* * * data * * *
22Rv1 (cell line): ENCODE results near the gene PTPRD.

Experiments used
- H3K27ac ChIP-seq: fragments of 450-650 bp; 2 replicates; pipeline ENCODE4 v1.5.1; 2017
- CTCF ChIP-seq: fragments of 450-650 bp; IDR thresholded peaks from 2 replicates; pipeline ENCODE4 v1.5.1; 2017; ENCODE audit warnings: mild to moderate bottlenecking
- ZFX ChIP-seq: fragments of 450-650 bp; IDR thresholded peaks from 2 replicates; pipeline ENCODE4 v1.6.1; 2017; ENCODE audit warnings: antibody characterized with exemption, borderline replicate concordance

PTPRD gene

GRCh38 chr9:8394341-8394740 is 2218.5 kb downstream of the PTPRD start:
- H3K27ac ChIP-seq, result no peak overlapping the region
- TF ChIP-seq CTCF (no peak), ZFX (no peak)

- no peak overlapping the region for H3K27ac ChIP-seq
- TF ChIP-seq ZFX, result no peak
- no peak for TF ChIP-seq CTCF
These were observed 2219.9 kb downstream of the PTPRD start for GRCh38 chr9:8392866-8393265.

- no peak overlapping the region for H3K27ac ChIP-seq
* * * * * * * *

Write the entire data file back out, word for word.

22Rv1 (cell line): ENCODE results near the gene PTPRD.

Experiments used
- H3K27ac ChIP-seq: fragments of 450-650 bp; 2 replicates; pipeline ENCODE4 v1.5.1; 2017
- CTCF ChIP-seq: fragments of 450-650 bp; IDR thresholded peaks from 2 replicates; pipeline ENCODE4 v1.5.1; 2017; ENCODE audit warnings: mild to moderate bottlenecking
- ZFX ChIP-seq: fragments of 450-650 bp; IDR thresholded peaks from 2 replicates; pipeline ENCODE4 v1.6.1; 2017; ENCODE audit warnings: antibody characterized with exemption, borderline replicate concordance

PTPRD gene

GRCh38 chr9:8394341-8394740 is 2218.5 kb downstream of the PTPRD start:
- H3K27ac ChIP-seq, result no peak overlapping the region
- TF ChIP-seq CTCF (no peak), ZFX (no peak)

- no peak overlapping the region for H3K27ac ChIP-seq
- TF ChIP-seq ZFX, result no peak
- no peak for TF ChIP-seq CTCF
These were observed 2219.9 kb downstream of the PTPRD start for GRCh38 chr9:8392866-8393265.

- no peak overlapping the region for H3K27ac ChIP-seq